SHAKESPEARE: THE WORLD AS STAGE, by Bill Bryson, Harper Collins, 200 pages, $19.95

Bill Bryson's wit, insatiable curiosity and hunger for sharing insightful tidbits make this smart treatise on the life of Shakespeare a fast and fun read.

The fun begins with Bryson's investigative spin on why the picture we all recognize as being Shakespeare may not, in fact, be Shakespeare at all. "He is at once the best known and least known of figures," he writes.

According to Bryson, all that we actually know about Shakespeare, who never spelled his name the same way twice in the signatures that survive, is that he was born in Stratford-on-Avon, produced a family there, went to London, became an actor and writer, returned to Stratford, made a will and died.

As boring as this might initially sound, Bryson tells it with such steady-handed drollery that you laugh and scratch your head, wondering how a man who left behind nearly a million words of text could be such an enigma.

But it's Bryson's addition of little-known facts, helping to paint a picture of the Bard's Elizabethan life, that makes the book a gem. For example, in Shakespeare's day perhaps 40 percent of women were pregnant when they were married.

"Shakespeare's work," Bryson writes, "contains 138,198 commas, 26,794 colons and 15,785 question marks." The word "dunghill" is used 10 times and "dullard" twice; his characters refer to love 2,259 times but hate just 409 times.

One of the more intriguing entries in the book is where Bryson lists words added to the English language by the Bard.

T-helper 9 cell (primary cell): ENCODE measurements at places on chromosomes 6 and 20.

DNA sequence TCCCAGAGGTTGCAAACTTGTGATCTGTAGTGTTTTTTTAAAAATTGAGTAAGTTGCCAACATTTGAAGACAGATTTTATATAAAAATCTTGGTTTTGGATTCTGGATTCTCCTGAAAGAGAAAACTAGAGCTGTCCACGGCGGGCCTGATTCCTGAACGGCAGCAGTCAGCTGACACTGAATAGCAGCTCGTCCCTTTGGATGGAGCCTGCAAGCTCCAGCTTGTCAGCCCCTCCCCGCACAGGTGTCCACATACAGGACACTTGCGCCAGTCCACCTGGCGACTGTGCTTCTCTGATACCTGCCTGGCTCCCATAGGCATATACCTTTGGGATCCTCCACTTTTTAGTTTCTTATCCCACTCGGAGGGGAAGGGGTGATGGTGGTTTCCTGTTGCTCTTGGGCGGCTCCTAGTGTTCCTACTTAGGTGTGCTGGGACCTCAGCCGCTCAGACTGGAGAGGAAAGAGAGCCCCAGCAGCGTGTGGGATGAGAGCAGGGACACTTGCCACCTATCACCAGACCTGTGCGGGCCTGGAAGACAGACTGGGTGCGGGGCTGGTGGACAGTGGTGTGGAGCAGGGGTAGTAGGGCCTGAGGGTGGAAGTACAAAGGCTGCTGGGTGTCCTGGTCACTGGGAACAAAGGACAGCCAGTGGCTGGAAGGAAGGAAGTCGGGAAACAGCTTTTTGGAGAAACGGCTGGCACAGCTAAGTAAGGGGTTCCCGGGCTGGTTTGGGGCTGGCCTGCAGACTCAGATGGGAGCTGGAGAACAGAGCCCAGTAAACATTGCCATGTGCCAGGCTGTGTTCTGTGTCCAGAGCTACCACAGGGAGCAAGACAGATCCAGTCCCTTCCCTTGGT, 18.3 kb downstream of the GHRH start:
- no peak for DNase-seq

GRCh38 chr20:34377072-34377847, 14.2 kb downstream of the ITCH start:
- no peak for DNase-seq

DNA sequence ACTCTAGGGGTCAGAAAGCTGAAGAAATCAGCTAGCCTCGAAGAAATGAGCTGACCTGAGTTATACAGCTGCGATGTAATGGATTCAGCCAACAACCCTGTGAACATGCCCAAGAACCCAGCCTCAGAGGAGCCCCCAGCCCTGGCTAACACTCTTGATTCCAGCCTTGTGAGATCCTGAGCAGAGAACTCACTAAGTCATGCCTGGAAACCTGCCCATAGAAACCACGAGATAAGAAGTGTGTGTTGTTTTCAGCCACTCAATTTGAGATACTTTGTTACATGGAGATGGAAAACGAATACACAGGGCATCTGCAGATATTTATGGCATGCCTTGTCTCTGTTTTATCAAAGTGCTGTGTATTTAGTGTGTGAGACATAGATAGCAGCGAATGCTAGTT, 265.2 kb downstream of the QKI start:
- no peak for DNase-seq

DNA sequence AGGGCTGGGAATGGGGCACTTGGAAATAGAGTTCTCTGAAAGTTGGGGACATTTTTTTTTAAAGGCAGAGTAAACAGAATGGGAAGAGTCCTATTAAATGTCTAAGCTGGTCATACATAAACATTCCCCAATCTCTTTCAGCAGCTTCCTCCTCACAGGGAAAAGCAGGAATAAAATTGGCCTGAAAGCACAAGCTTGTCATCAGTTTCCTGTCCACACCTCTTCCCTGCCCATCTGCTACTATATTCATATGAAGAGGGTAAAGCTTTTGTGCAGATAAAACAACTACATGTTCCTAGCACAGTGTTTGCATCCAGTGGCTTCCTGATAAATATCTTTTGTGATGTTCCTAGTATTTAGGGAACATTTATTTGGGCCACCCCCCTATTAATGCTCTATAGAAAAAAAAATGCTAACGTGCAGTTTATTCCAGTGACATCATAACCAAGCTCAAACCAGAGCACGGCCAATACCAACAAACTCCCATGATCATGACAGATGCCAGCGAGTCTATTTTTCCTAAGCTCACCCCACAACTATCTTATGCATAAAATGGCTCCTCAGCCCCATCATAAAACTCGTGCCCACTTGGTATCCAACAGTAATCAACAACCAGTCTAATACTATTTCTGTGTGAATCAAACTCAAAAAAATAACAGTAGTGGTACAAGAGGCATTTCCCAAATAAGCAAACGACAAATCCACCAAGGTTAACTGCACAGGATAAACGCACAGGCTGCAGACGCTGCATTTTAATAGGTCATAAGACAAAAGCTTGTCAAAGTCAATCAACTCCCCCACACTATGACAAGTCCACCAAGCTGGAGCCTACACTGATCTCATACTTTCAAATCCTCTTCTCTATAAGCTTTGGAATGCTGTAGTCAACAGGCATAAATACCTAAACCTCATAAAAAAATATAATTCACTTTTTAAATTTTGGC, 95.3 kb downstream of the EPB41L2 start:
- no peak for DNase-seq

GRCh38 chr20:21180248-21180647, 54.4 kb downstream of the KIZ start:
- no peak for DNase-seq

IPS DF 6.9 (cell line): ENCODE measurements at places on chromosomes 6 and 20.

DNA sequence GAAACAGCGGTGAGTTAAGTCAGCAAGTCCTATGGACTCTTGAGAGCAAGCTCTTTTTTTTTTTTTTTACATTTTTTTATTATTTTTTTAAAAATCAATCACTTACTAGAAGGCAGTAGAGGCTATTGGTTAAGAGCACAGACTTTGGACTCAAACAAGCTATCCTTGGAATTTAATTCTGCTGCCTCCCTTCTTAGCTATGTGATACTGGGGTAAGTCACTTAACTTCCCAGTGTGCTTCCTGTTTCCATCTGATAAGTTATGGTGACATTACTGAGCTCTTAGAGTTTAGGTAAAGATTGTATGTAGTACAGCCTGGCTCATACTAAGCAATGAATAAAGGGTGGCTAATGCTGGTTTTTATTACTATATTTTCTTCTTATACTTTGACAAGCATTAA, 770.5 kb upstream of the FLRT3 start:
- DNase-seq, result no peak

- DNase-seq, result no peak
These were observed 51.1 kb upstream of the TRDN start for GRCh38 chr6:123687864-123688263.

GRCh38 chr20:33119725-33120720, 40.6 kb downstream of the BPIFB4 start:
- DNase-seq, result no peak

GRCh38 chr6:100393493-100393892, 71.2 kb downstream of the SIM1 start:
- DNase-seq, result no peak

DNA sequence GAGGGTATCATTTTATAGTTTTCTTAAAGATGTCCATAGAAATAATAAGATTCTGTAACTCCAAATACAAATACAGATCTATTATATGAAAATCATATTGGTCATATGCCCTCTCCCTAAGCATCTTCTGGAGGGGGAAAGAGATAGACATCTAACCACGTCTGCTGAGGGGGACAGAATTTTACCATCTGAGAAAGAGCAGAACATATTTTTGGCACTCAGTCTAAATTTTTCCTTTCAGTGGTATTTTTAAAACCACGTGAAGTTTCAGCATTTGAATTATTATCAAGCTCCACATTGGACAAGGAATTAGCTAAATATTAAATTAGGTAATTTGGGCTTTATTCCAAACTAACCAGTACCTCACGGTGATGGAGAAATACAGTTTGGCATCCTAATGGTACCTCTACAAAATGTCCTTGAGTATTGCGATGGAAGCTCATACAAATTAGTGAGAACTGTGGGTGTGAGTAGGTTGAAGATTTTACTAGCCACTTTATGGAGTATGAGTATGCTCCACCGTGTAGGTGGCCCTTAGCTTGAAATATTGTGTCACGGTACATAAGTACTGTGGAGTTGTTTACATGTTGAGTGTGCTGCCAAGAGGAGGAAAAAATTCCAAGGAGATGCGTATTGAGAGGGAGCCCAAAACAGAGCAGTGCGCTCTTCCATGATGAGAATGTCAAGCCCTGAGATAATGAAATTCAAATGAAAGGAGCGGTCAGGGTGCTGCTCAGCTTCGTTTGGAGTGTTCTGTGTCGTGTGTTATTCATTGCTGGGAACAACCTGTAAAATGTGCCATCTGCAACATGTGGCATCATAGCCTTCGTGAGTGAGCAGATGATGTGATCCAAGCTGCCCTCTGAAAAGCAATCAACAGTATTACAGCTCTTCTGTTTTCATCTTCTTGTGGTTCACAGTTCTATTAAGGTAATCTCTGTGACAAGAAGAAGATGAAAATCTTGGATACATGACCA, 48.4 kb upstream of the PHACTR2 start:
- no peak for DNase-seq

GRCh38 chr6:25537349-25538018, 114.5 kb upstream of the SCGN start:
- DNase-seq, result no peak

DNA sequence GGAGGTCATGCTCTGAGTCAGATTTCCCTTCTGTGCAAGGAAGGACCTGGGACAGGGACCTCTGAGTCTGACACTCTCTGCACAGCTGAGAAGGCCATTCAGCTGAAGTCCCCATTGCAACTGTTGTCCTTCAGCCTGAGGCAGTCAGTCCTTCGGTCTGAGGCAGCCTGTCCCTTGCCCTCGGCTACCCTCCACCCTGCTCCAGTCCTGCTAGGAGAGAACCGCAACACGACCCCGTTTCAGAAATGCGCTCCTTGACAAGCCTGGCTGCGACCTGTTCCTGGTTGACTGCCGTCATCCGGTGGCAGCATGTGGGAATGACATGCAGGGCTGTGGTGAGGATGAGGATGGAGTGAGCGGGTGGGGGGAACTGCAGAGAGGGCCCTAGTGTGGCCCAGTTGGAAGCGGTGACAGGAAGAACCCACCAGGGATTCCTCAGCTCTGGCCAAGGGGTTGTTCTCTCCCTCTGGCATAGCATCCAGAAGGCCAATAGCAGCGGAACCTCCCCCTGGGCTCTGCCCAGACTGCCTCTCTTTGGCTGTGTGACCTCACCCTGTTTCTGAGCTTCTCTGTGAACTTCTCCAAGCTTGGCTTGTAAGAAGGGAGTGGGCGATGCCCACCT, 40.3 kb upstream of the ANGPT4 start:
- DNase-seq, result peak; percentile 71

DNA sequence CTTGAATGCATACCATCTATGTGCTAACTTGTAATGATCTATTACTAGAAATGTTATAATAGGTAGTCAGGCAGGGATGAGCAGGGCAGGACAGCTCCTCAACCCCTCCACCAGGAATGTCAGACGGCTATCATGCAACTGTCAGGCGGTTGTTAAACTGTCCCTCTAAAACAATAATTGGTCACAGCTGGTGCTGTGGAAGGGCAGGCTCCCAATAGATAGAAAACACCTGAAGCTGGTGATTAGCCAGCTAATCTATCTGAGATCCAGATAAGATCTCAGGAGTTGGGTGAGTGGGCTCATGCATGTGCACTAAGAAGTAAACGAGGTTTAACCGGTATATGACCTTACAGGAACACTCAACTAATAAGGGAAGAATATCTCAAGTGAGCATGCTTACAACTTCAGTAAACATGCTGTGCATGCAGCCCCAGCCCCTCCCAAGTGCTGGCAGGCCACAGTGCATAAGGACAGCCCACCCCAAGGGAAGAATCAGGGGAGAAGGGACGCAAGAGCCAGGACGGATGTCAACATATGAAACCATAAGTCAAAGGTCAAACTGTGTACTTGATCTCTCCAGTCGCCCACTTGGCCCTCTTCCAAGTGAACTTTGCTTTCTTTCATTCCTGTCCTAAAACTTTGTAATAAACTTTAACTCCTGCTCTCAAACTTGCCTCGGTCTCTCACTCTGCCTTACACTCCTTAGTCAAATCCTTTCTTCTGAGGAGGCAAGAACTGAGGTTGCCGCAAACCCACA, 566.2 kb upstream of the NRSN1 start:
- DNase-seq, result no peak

"Among the words first found in Shakespeare are abstemious, antipathy, critical, frugal, dwindle, extract, horrid, vast, hereditary, excellent, eventful, barefaced, assassination, lonely, leapfrog, indistinguishable, well-read, zany and countless others (including countless)."

It is interesting what words he used that didn't catch on: Undeaf, untent, exsufficate, bepray and insultment. However, about 800 of the Bard's words are still in use today.

In "Claimants," the book's final chapter, Bryson responds to the accusation that Shakespeare didn't truly write all the plays. It is an old allegation, more than 5,000 books and many more articles assert the theory, and Bryson is quick to set things right and give the Bard his due credit. He does this through logical comparisons and counter-arguments. It is perhaps the most enlightening portion of the book.

To his credit, Bryson doesn't coerce nor expect us to accept his argument, but we do come away from our reading with a newfound respect for the playwright.

"When we reflect upon the works of William Shakespeare," he writes in the book's conclusion, "it is of course an amazement to consider that one man could have produced such a sumptuous, wise, varied, thrilling, ever-delighting body of work, but that is of course the hallmark of genius. Only one man had the circumstances and gifts to give us such incomparable works, and William Shakespeare of Stratford was unquestionably that man — whoever he was."